Cuba says goodbye to boxing great Teofilo Stevenson
HAVANA, (Reuters) - Cuba said goodbye yesterday to heavyweight boxing great Teofilo Stevenson, who won three Olympic gold medals and became a symbol of communist pride when he refused to fight for money.
A day after he died of a heart attack at age 60, Stevenson was buried in Havana’s historic Colon Cemetery, where about 200 people gave him a long round of applause and sang the Cuban national anthem.
Earlier, a steady stream of admirers and fellow athletes filed past his flag-draped casket in a noisy, crowded Havana funeral home to pay last respects to a boxer whose importance in Cuba transcended sports.
Atop the partially opened casket rested a pair of red boxing gloves. Around it were sprays of flowers from dignitaries, including Cuban revolutionary leader Fidel Castro, his younger brother President Raul Castro and Venezuelan President Hugo Chavez.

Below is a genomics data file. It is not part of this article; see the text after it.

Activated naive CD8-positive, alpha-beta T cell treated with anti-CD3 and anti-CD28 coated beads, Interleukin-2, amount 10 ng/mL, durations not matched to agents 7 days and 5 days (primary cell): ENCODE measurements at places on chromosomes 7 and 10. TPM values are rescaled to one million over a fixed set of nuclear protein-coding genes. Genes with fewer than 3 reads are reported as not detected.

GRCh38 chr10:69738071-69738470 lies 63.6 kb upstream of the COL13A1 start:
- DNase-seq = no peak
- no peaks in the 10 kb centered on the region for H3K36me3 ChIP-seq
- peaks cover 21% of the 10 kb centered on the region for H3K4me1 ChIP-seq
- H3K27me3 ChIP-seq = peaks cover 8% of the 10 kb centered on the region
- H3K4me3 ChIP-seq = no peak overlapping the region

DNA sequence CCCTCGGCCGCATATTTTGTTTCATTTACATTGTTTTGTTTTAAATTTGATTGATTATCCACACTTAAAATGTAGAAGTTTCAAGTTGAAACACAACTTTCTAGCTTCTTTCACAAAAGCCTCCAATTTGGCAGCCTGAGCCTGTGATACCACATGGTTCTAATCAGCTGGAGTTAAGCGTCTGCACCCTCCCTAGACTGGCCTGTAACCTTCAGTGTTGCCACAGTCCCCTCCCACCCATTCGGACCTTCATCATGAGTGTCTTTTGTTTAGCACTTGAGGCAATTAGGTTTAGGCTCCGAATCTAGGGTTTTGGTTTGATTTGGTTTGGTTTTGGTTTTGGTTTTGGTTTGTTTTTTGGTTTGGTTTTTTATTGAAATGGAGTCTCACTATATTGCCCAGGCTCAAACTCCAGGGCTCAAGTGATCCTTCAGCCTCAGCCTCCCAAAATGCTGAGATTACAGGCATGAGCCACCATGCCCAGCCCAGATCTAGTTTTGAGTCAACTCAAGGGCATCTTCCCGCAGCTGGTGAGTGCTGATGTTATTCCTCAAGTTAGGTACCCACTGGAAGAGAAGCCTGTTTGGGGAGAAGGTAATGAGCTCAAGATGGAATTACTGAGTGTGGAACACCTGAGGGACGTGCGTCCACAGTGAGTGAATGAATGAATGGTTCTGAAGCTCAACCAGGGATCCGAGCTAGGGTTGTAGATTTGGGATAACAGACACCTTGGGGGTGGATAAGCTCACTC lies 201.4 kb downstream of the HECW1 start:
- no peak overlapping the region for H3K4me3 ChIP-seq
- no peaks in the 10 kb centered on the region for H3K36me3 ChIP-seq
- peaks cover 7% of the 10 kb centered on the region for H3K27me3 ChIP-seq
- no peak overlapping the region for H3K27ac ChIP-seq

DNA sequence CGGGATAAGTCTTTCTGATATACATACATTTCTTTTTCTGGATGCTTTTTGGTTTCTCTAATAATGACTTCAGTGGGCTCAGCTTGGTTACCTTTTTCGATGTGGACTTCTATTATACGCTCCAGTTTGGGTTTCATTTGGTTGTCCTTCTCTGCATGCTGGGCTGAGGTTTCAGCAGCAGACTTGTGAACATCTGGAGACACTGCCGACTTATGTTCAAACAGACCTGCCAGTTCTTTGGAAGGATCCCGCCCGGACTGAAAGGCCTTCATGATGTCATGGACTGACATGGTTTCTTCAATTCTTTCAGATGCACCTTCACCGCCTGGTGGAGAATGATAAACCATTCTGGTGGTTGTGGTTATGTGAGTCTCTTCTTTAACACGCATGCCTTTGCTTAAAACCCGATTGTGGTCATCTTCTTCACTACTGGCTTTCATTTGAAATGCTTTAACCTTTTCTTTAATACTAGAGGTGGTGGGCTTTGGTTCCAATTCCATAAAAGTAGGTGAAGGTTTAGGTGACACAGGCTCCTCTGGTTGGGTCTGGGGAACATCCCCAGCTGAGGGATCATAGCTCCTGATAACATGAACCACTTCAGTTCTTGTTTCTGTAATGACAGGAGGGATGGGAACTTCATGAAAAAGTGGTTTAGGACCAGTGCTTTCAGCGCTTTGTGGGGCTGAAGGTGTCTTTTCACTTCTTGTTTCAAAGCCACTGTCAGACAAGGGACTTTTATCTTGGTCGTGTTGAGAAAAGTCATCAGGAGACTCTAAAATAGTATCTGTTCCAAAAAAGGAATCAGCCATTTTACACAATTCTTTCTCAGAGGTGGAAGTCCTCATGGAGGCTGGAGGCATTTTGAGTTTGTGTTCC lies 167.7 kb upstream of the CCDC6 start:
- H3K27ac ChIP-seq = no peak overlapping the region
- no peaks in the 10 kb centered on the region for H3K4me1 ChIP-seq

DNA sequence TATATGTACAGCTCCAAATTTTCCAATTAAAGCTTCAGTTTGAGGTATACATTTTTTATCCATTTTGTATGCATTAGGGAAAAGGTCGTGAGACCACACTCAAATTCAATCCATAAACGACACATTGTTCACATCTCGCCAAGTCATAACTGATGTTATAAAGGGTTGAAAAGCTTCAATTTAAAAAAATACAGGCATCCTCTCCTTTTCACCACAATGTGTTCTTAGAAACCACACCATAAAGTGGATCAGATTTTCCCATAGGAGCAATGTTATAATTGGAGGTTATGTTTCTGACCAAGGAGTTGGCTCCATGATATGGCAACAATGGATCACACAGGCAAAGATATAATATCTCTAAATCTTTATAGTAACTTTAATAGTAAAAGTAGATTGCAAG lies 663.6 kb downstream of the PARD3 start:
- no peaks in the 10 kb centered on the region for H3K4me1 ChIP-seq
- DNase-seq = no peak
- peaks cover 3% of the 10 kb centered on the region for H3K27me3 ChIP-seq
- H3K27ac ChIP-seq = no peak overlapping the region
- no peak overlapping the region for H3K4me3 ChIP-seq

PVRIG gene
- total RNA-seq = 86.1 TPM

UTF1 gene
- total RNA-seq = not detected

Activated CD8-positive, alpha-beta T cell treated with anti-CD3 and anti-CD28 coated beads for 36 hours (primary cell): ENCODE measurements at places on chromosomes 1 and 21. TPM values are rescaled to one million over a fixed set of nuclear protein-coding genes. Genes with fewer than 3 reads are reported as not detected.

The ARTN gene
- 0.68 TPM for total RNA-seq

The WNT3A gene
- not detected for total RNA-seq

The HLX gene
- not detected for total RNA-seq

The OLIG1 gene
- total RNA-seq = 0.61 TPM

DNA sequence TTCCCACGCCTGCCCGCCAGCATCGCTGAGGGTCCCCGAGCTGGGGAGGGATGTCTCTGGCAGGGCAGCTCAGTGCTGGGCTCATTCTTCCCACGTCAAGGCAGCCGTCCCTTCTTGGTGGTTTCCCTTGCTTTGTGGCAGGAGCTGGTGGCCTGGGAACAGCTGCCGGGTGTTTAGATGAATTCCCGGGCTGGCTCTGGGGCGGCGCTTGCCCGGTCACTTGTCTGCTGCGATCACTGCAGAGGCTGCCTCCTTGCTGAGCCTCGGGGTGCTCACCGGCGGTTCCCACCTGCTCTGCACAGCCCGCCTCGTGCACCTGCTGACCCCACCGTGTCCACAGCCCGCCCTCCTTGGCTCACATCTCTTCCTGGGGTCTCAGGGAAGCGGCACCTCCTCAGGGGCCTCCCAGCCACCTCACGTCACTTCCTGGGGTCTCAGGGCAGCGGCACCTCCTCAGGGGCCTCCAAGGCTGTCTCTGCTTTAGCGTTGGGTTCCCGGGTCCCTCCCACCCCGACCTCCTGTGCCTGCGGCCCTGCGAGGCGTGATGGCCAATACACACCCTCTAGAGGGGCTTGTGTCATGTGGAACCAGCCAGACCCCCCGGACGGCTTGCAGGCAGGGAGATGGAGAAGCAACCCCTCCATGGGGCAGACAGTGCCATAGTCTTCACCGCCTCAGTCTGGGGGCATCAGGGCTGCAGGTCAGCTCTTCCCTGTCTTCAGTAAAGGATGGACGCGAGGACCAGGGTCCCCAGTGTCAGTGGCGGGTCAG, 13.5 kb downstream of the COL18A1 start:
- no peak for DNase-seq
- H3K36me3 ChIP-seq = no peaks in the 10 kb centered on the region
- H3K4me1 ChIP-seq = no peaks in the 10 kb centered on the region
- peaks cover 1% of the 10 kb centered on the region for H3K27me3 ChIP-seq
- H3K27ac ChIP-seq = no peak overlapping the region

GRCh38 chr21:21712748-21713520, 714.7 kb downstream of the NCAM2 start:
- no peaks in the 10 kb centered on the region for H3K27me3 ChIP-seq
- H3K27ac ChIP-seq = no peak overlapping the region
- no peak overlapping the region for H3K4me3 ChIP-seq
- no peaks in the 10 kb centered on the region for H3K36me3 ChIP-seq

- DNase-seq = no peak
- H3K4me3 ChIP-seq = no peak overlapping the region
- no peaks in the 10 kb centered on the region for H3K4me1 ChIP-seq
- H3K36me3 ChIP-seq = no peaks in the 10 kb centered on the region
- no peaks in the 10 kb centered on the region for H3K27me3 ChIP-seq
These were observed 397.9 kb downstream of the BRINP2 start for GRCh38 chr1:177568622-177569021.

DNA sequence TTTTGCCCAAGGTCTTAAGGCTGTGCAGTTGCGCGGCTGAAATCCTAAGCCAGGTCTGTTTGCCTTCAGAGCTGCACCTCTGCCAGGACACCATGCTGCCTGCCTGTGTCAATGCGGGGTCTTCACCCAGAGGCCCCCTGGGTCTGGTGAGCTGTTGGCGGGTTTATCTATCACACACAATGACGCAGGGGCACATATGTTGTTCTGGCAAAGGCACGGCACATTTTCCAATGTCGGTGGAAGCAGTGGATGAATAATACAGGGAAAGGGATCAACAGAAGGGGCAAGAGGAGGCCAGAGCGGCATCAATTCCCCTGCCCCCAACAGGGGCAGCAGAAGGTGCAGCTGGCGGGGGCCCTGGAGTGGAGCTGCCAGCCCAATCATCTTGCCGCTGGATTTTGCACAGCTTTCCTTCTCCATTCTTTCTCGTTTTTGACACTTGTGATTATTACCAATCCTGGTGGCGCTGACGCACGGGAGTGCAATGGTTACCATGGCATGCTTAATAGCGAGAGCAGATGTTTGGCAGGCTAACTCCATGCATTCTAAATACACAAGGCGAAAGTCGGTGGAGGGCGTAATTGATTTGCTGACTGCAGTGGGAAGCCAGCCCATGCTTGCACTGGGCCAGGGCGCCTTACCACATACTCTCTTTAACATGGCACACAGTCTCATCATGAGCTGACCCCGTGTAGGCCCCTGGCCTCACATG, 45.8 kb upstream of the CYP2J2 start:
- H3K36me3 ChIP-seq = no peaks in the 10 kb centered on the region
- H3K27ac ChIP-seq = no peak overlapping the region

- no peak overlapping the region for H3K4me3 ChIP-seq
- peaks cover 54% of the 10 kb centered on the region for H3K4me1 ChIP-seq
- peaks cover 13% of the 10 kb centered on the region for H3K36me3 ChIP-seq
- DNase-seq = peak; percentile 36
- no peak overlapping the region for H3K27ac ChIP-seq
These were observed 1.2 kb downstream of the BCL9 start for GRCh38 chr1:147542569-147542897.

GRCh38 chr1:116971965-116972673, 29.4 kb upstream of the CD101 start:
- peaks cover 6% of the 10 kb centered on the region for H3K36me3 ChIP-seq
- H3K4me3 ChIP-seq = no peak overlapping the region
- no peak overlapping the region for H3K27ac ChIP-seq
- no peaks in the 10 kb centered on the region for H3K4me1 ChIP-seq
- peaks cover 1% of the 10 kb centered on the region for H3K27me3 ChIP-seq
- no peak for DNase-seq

The big body of Stevenson, dressed in a suit and tie, appeared to barely fit in the metal coffin.
At his peak, Stevenson was a symbol of the purity of amateur sport idealized by Fidel Castro, who banned professional athletics after taking power in Cuba’s 1959 revolution. He was also a powerful propaganda tool for the island’s communist system.
Tall, graceful and powerful, he was considered by many the equal of Muhammad Ali, the professional heavyweight boxing champion who himself won an Olympic gold medal in 1960, but he rejected a $5 million offer to fight him.
Stevenson, who came from humble beginnings in the eastern province of Las Tunas, strode on to the world boxing stage in the 1972 Munich Olympics, where at the age of 20 he battered a heavily favored American Duane Bobick, en route to his first gold medal.